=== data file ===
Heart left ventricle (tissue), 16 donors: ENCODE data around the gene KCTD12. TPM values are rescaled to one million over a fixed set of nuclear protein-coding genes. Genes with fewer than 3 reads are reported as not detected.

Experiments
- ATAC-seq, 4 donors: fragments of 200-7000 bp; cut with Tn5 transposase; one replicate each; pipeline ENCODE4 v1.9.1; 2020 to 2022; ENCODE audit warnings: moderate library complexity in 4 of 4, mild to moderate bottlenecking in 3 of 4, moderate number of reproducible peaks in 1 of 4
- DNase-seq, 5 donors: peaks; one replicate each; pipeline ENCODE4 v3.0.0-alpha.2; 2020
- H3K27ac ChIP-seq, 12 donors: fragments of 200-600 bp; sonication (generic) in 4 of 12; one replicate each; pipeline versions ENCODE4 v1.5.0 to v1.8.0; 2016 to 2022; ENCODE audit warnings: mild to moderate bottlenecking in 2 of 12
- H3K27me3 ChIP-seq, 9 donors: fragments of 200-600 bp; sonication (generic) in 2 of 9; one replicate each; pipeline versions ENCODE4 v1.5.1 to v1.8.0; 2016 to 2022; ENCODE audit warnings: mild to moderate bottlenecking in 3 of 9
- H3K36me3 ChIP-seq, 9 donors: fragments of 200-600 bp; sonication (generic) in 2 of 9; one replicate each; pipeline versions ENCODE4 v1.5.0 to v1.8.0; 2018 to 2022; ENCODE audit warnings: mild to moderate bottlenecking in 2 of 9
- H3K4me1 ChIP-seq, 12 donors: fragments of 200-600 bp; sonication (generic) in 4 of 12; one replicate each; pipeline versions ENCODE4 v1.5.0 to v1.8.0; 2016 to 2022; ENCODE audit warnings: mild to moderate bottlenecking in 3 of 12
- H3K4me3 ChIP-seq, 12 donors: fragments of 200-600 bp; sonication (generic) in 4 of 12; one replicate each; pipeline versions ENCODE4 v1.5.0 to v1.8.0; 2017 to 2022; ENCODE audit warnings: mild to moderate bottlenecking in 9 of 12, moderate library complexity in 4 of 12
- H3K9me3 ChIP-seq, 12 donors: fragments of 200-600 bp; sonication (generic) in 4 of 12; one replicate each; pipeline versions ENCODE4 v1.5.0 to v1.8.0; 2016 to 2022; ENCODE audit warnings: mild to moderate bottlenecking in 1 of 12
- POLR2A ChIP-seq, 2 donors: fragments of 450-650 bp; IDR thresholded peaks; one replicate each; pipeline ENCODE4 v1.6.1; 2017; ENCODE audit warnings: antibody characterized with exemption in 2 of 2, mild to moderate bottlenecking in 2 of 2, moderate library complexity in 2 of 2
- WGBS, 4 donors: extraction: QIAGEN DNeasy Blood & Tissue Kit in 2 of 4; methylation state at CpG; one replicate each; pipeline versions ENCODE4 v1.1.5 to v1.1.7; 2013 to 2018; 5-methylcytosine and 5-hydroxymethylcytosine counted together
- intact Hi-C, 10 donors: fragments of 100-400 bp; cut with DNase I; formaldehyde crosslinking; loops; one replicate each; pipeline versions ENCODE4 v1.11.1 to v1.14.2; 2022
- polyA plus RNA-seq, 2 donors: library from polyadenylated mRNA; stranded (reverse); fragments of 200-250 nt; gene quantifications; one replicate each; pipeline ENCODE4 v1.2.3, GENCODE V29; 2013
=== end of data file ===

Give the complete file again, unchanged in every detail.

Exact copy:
Heart left ventricle (tissue), 16 donors: ENCODE data around the gene KCTD12. TPM values are rescaled to one million over a fixed set of nuclear protein-coding genes. Genes with fewer than 3 reads are reported as not detected.

Experiments
- ATAC-seq, 4 donors: fragments of 200-7000 bp; cut with Tn5 transposase; one replicate each; pipeline ENCODE4 v1.9.1; 2020 to 2022; ENCODE audit warnings: moderate library complexity in 4 of 4, mild to moderate bottlenecking in 3 of 4, moderate number of reproducible peaks in 1 of 4
- DNase-seq, 5 donors: peaks; one replicate each; pipeline ENCODE4 v3.0.0-alpha.2; 2020
- H3K27ac ChIP-seq, 12 donors: fragments of 200-600 bp; sonication (generic) in 4 of 12; one replicate each; pipeline versions ENCODE4 v1.5.0 to v1.8.0; 2016 to 2022; ENCODE audit warnings: mild to moderate bottlenecking in 2 of 12
- H3K27me3 ChIP-seq, 9 donors: fragments of 200-600 bp; sonication (generic) in 2 of 9; one replicate each; pipeline versions ENCODE4 v1.5.1 to v1.8.0; 2016 to 2022; ENCODE audit warnings: mild to moderate bottlenecking in 3 of 9
- H3K36me3 ChIP-seq, 9 donors: fragments of 200-600 bp; sonication (generic) in 2 of 9; one replicate each; pipeline versions ENCODE4 v1.5.0 to v1.8.0; 2018 to 2022; ENCODE audit warnings: mild to moderate bottlenecking in 2 of 9
- H3K4me1 ChIP-seq, 12 donors: fragments of 200-600 bp; sonication (generic) in 4 of 12; one replicate each; pipeline versions ENCODE4 v1.5.0 to v1.8.0; 2016 to 2022; ENCODE audit warnings: mild to moderate bottlenecking in 3 of 12
- H3K4me3 ChIP-seq, 12 donors: fragments of 200-600 bp; sonication (generic) in 4 of 12; one replicate each; pipeline versions ENCODE4 v1.5.0 to v1.8.0; 2017 to 2022; ENCODE audit warnings: mild to moderate bottlenecking in 9 of 12, moderate library complexity in 4 of 12
- H3K9me3 ChIP-seq, 12 donors: fragments of 200-600 bp; sonication (generic) in 4 of 12; one replicate each; pipeline versions ENCODE4 v1.5.0 to v1.8.0; 2016 to 2022; ENCODE audit warnings: mild to moderate bottlenecking in 1 of 12
- POLR2A ChIP-seq, 2 donors: fragments of 450-650 bp; IDR thresholded peaks; one replicate each; pipeline ENCODE4 v1.6.1; 2017; ENCODE audit warnings: antibody characterized with exemption in 2 of 2, mild to moderate bottlenecking in 2 of 2, moderate library complexity in 2 of 2
- WGBS, 4 donors: extraction: QIAGEN DNeasy Blood & Tissue Kit in 2 of 4; methylation state at CpG; one replicate each; pipeline versions ENCODE4 v1.1.5 to v1.1.7; 2013 to 2018; 5-methylcytosine and 5-hydroxymethylcytosine counted together
- intact Hi-C, 10 donors: fragments of 100-400 bp; cut with DNase I; formaldehyde crosslinking; loops; one replicate each; pipeline versions ENCODE4 v1.11.1 to v1.14.2; 2022
- polyA plus RNA-seq, 2 donors: library from polyadenylated mRNA; stranded (reverse); fragments of 200-250 nt; gene quantifications; one replicate each; pipeline ENCODE4 v1.2.3, GENCODE V29; 2013